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The Rosenwald Fund provided architectural plans for schoolhouses to communities. These plans were carefully designed to produce a healthy learning environment and the school buildings had to meet the mandatory construction standards established by the Fund. This included adequate light, ventilation, separate outhouses, coatrooms, and quality blackboards and desks. This attention to detail significantly increased the quality of African-American schoolhouses during segregation when white school boards often siphoned off public monies, leaving little or nothing for black schools. Because all the schools were constructed from the same sets of plans, they all have a similar appearance making them easy to recognize to this day.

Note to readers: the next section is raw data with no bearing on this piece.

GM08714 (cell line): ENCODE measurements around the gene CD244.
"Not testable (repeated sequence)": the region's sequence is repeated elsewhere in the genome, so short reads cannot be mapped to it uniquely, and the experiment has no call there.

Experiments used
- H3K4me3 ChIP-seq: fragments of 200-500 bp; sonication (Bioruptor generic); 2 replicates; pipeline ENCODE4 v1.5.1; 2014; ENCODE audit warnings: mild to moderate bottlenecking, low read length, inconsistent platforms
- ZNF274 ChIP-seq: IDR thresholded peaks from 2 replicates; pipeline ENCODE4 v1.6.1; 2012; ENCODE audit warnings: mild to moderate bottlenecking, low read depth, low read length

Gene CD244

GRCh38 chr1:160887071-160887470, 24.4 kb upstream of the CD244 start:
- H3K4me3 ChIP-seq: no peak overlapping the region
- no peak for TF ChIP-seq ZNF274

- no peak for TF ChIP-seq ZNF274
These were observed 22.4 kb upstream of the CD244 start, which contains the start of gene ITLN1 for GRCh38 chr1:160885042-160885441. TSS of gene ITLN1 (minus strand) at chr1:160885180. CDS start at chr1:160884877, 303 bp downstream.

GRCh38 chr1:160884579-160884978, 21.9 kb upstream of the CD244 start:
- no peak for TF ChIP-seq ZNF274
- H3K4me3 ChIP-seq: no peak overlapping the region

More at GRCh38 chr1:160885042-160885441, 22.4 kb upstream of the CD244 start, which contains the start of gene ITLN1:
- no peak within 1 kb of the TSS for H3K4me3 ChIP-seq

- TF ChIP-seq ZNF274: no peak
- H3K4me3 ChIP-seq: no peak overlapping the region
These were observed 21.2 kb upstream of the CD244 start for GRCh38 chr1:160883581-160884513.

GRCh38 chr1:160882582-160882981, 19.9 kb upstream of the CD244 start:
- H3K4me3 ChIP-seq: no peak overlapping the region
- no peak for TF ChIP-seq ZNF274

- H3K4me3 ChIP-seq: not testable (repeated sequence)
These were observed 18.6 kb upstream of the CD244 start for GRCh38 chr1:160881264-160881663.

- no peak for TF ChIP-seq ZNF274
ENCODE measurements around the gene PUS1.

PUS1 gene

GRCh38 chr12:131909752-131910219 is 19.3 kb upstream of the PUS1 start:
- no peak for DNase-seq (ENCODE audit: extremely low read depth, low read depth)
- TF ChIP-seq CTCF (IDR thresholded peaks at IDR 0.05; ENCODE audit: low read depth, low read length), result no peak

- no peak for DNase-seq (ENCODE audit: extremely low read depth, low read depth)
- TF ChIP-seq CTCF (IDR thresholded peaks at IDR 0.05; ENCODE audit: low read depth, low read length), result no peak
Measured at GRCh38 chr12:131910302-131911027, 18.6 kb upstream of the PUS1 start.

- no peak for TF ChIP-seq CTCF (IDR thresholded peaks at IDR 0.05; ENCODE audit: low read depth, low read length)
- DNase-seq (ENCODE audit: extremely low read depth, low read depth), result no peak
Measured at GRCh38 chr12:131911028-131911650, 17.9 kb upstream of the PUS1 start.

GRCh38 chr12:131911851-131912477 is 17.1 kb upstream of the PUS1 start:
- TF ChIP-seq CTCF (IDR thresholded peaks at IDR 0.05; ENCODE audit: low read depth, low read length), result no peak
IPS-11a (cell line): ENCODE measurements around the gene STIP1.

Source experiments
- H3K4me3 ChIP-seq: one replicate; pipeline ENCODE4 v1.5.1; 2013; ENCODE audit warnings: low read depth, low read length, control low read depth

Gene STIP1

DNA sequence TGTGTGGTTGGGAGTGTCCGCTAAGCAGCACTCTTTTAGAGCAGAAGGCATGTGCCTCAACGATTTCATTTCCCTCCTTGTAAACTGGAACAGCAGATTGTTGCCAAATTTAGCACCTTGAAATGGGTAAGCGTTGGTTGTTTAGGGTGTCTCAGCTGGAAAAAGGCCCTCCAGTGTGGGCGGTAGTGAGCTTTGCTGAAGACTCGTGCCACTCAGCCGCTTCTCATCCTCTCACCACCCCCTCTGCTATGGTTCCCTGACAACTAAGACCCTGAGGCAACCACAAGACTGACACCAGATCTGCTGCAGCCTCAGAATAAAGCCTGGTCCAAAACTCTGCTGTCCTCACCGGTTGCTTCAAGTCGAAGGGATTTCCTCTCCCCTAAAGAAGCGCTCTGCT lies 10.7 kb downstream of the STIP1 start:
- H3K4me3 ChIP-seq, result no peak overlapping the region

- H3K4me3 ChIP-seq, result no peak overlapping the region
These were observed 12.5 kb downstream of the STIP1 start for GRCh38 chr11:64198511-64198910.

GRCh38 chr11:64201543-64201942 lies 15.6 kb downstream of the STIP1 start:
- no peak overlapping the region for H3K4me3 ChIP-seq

Preservation Toolkit

In 2008 the Virginia Department of Historic Resources and the Tusculum Institute for Local History at Sweet Briar College partnered to create an on-line resource for owners of historic homes.

Toolkit Features

This website-with a special emphasis on Virginia and the mid-Atlantic region-provides the homeowner the tools he or she needs to:

  • weatherize a historic house in a way that is sensitive to its inherent "green" qualities and older materials;
  • renovate a historic home while saving money on energy costs; and,
  • apply for Federal and Virginia (state) rehabilitation tax credits.